I’ve been reading a lot of Guy Gavriel Kay recently (Under Heaven, The Wandering Fire, The Darkest Road, and The Lions of Al-Rassan) and have therefore naturally been thinking about identity, passion, and pride.

It’s a commonly accepted trope amongst many fantasy critics, scholars, and commenters that fantasy is, at its root, about nostalgia. I’ve never quite agreed with this, but I think that’s partly because nostalgia comes in several flavours. The word comes from the Greek nostos, a homecoming, and algos, pain, and was coined as a medical term in 1688 to describe Swiss mercenaries’ longing for the mountains of their home. (As a Welshman, I can relate to that! The Welsh word hiraeth is mostly untranslatable, but Schweizerheimweh does seem like a cultural analogue.)

In recent decades, however (and especially by the English) it’s been coopted to describe a kind of early 20th century idyll. You know the one—ploughmen, foaming nut-brown ale, small children waving at steam trains, The Countryside or The Beach two hours’ journey away, a distinct lack of brown people. It’s basically thinly disguised neo-mediaevalism, or rather neo-mediaevalism (in fantasy writers of a certain age, at least) is a proxy for their yearning for the kind of social certainty that supposedly existed in the recent past.

I feel compelled to point out here that that past (either of those pasts) never really existed, and the only way to pretend that they did is by wholesale erasure of the experiences and histories of women, the working classes, nonwhite people (there have always been nonwhite people in Britain, at least back to the Romans if not before) and Jews. Not to mention (and people rarely do mention) those who are more than one of those. It’s fairly safe to blame the Victorians for making up the mediaeval idyll. We’ve been reimagining recent history ever since, and it’s not as though revisionist history started in 1820 for that matter, but it was the Victorians who pioneered the mass production of History.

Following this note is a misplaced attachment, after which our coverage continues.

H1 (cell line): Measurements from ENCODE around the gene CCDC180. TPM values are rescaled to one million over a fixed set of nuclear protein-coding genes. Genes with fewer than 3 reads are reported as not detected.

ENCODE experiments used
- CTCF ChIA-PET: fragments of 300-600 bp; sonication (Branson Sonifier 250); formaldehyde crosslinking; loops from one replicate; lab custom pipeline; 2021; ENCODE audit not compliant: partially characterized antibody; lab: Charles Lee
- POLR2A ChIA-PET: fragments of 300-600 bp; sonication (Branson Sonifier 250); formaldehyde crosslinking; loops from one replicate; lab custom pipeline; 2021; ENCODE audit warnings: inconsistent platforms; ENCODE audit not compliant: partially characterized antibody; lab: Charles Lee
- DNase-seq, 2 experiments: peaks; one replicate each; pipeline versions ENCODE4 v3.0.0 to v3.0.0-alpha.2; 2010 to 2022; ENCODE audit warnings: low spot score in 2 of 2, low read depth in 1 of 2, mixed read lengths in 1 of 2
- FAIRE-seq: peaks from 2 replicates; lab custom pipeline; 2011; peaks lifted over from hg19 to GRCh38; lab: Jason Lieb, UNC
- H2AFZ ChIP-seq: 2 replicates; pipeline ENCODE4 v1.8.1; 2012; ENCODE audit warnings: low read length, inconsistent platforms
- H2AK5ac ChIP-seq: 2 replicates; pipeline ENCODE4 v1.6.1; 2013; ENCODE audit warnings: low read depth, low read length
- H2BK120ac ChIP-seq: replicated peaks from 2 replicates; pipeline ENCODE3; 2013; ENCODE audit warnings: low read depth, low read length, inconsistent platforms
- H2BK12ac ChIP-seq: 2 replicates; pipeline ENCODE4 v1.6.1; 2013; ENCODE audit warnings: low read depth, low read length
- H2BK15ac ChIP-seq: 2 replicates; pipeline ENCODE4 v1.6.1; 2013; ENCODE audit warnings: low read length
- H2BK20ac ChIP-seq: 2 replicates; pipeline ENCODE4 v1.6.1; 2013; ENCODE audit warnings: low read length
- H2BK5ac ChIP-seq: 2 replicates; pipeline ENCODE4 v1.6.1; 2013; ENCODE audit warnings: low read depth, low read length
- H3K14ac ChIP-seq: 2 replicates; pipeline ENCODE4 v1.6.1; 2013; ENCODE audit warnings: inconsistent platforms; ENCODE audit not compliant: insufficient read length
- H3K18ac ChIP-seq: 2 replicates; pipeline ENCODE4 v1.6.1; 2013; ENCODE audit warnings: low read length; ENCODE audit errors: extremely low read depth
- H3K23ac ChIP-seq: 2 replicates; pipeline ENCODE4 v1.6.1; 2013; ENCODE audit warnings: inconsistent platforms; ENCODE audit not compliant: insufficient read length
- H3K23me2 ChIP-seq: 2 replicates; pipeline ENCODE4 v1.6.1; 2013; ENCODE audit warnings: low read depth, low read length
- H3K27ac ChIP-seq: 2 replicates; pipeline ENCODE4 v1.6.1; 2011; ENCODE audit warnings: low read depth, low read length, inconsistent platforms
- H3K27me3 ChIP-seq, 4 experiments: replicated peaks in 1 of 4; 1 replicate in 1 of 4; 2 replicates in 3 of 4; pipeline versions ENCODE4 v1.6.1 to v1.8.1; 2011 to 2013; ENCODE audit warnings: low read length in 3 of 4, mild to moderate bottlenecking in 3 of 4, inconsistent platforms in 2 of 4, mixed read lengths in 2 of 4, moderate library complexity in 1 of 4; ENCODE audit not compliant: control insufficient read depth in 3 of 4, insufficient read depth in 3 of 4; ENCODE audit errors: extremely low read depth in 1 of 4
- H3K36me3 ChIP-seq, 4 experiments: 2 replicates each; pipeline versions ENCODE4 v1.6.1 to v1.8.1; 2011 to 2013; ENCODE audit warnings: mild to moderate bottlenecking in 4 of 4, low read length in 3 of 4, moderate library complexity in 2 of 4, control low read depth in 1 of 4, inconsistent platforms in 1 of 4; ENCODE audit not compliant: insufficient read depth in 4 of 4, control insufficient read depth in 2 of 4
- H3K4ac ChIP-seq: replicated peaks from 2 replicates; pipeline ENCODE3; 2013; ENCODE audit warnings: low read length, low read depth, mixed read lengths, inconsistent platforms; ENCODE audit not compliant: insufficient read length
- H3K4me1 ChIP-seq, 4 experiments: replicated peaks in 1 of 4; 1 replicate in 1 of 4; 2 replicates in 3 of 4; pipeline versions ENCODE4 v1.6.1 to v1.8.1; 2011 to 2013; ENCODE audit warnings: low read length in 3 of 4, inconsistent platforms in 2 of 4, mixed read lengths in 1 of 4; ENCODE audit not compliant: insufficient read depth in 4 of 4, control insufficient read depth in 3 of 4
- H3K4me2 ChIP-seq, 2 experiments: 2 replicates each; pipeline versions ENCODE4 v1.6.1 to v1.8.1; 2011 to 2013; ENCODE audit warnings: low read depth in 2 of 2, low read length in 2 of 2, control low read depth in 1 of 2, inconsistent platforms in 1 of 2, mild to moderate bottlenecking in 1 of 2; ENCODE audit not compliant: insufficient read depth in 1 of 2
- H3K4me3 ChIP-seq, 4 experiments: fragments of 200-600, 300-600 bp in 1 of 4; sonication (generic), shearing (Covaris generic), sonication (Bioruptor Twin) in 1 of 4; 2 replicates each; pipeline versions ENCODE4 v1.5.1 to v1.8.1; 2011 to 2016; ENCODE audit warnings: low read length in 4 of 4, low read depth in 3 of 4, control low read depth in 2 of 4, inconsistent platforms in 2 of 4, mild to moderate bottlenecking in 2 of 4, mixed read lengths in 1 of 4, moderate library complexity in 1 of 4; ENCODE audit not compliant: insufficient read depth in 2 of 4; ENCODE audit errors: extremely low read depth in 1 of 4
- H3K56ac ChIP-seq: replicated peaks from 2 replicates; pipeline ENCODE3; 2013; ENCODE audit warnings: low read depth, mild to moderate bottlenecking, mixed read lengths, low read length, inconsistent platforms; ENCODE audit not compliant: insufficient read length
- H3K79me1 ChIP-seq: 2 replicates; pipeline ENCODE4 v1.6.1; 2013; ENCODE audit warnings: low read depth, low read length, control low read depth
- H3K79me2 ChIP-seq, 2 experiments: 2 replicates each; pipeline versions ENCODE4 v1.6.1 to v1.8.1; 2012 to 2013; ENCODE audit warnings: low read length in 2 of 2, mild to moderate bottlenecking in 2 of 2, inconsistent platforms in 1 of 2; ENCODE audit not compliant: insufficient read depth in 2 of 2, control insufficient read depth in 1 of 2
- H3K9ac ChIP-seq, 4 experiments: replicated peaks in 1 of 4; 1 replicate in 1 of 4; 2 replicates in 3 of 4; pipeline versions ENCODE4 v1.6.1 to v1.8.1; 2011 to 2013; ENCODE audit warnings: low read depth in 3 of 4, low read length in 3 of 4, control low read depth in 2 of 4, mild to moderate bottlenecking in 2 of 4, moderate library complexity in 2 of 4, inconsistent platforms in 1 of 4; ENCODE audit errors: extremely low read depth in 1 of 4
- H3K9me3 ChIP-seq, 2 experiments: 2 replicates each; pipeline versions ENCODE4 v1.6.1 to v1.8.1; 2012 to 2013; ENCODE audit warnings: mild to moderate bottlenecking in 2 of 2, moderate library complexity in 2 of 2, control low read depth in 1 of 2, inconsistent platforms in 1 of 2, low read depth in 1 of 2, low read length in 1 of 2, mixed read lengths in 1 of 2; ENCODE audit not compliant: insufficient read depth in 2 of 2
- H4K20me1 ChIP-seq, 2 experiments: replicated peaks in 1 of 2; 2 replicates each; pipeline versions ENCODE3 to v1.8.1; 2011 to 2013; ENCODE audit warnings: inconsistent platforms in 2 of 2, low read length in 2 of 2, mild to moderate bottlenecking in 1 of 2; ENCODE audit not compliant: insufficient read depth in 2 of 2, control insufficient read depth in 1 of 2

So that’s one way in which nostalgia is expressed in English-language fantasy fiction: the desire for an imagined past. That can be a joyful escapist wish, as with William Morris, or a heartfelt elegy for something that could never have been, as with Tolkien. In either version, the past (in the context of the novel, ie. the created world’s own imagined past) is seen explicitly as a good thing, a lost Golden Age.

There’s another version of nostalgia, however—nostalgia in its most etymologically strict sense, the pain of longing for a homecoming—and that is the one experienced by those whose home is contested, denied, erased. The interesting thing about that is that in the latter, the past-within-the-text is usually unpleasant, problematized, or generally Not Even Slightly Golden.